Asian media at stage
Professor Duncan McCargo has proven his intellectual capacities in many fields, including the role of media in a fast chagning Asia.
Professor of Southeast Asian Politics at Leeds, Duncan McCargo, has a dedicated interest in the relation between media and politics. More specifically he is concerned with the constitution of political news.
His book ´Media and Politics in Pacific Asia´ (Routledge) published in 2003, is the first to provide a detailed account of the political influence exerted by both domestic and international media in the Asian Pacific region. The author examines how the media has acted as an agent of stability, restraint or change in countries across the region, including Japan, Hong Kong and Indonesia, Malaysia, the Philippines, Thailand and Burma. Combining theoretical perspectives with a broad range of empirical case studies, this book is an excellent introduction to the significant role of the media in the life of the Asia Pacific region.
His other book on media,´Politics and the press in Thailand: media machinations´ (Routledge 2000) is the first book in English to examine the tangled web of relationships linking newspaper owners, editors and reporters, with leading politicians and power-holders.
Apart from being a researcher, he engages in public debate and criticises Thai TV networks to be controlled by a powerful interest group. "The ITV sackings are definitely a step backward for Thailand, which is now reverting to the 1992 position when television could not be relied on for objective information," McCargo said in an interview. "They illustrate a long-standing problem with Thailand´s media: that people buy and own media as a fairly crude means of exerting political power and influence".
"Still, Thailand has one of the freest presses in Southeast Asia. The 1997 constitution comprehensively protects media freedom, freedom of expression and access to information; press monitor Freedom House upgraded Thailand´s press from "partly free" to "free" in its 1998-99 report", he said.
His latest book, The Thaksinization of Thailand (co-authored with Ukrist Pathmanand, 2005) examines the rise to political power of billionaire telecommunications magnate Thaksin Shinawatra, who currently serves as Thailand´s prime minister. Chapter 5 of the book examines Thaksin´s political discourse and his strategies for managing the media. As seen in the seven books he has published, most of his research to date has been in two main areas: processes of democratisation; and political reform in Southeast Asia, especially Thailand; and the relationship between politics and media in Asia. He also has a secondary interest in Japanese politics and society, and an interest in Buddhism.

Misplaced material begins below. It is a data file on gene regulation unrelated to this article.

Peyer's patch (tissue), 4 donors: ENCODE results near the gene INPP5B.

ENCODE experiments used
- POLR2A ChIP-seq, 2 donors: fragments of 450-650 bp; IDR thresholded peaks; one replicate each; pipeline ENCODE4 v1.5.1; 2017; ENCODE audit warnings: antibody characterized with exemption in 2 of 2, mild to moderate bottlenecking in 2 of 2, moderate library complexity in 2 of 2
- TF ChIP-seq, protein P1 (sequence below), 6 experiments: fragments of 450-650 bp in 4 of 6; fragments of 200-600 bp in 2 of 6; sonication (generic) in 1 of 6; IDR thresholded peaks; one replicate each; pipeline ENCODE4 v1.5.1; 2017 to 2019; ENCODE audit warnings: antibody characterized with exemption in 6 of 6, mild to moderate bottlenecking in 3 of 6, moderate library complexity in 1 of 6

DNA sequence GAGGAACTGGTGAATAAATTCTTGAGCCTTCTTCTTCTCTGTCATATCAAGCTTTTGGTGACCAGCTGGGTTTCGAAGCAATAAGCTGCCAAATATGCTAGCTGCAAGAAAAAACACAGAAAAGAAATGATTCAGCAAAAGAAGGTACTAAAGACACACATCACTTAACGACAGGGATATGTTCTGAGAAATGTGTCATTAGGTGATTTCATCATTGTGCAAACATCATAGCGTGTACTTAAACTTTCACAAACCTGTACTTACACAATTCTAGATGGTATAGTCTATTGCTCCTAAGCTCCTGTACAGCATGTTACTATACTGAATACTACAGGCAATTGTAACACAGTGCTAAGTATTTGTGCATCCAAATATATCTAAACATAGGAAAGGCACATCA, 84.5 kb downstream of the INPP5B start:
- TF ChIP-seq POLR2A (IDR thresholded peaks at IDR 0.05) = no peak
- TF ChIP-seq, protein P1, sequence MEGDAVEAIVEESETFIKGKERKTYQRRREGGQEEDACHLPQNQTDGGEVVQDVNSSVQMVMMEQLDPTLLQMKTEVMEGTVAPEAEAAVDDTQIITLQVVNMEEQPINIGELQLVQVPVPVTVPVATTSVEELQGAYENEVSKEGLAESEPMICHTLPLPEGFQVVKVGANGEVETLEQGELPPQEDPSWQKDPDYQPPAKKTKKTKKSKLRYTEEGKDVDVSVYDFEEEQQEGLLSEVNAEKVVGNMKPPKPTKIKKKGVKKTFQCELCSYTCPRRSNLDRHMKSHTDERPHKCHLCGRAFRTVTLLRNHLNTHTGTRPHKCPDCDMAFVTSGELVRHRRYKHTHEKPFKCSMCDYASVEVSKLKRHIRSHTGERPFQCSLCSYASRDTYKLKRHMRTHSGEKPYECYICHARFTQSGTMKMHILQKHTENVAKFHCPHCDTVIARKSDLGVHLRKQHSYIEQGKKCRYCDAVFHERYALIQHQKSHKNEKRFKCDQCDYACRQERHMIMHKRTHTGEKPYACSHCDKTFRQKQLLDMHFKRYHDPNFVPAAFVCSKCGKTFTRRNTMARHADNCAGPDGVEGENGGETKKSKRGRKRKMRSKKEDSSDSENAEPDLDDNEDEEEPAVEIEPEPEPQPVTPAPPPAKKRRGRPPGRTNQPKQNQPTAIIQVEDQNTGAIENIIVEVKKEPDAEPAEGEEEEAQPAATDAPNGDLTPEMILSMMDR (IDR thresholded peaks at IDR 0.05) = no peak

McCargo has lectured in many Asian countries, including Japan, where he spent three years. He is the author of Contemporary Japan (Palgrave 2000, 2004), a popular introduction to the country. Japan is sometimes quoted as one of the most important yet least understood societies. McCargo attempts to fill in the gap for a concise but thought provoking introduction to all aspects of its political, economic and social life set in a clear historical context on Japan. He argues, that we need to understand a range of alternative perspective that falls into three categories - mainstream revisionist, and culture and Japan´s place in the world. This book is written for both students and general readers who want to know more about the important and fascinating county aspects of Japan.
He is currently editing a book on Vietnam. In recent years he has also become increasingly interested in the politics of language and identity in ´peripheral´ areas of Thailand such as the Northeast and far South, and in strategies of resistance adopted by local people in negotiating their relationship with Bangkok. His next two books will focus mainly on issues of this kind, including questions of language, minorities, religion, and the role of NGOs and popular movements in conflict resolution.
1963: Duncan McCargo was born in UK.
1982-86: University of London, Royal Holloway and Bedford New College
BA (First Class Honours).
1984-1985: academic year JYA at University of Massachusetts, Amherst
1989-90: University of London, School of Oriental and African Studies
MA Area Studies (South East Asia)
1990-93: University of London, School of Oriental and African Studies
PhD Politics, thesis ‘The political leadership of Major-General Chamlong Srimuang;
1981- 82 Community Service Volunteer, Camden Social Services, London.
1986-88 Instructor (BET/JET), Chigusa High School, Nagoya, Japan.
1988-89 Instructor, AUA Language Centre, Bangkok, Thailand.
1992-93 Lecturer in Politics, Queen´s University of Belfast (one year post)
1993-99 Lecturer in Politics, The University of Leeds (permanent post)
1997-98 Visiting Professor, Faculty of Law, Kobe Gakuin University, Japan
1999-02 Senior Lecturer in Politics,
The University of Leeds
Current Employer and Position:
· Professor of Southeast Asian Politics
· School of Politics and International Studies, University of Leeds
Media and Politics in Pacific Asia
185pp, London and New York: Routledge.
Politics and the press in Thailand: media machinations
205 pp., London and New York: Routledge, 2000 (paperback edition, Bangkok: Garuda Press ).
223 pp, Basingstoke and New York: Macmillan and St Martin’s Press,
Chamlong Srimuang and the new Thai politics
334 pp., London and New York: Hurst and St. Martin’s Press.
Nominated UK participant in the Second Asia-Europe Young Leaders´ Symposium, Baden, near Vienna, Austria, 25-29 May 1998.
External reviewer, BBC World Service Thai Language Section, July 1999.
This artist took part in the following project(s) organized/funded by the culturebase.net partner institutions.
(08 August 03 - 26 September 03)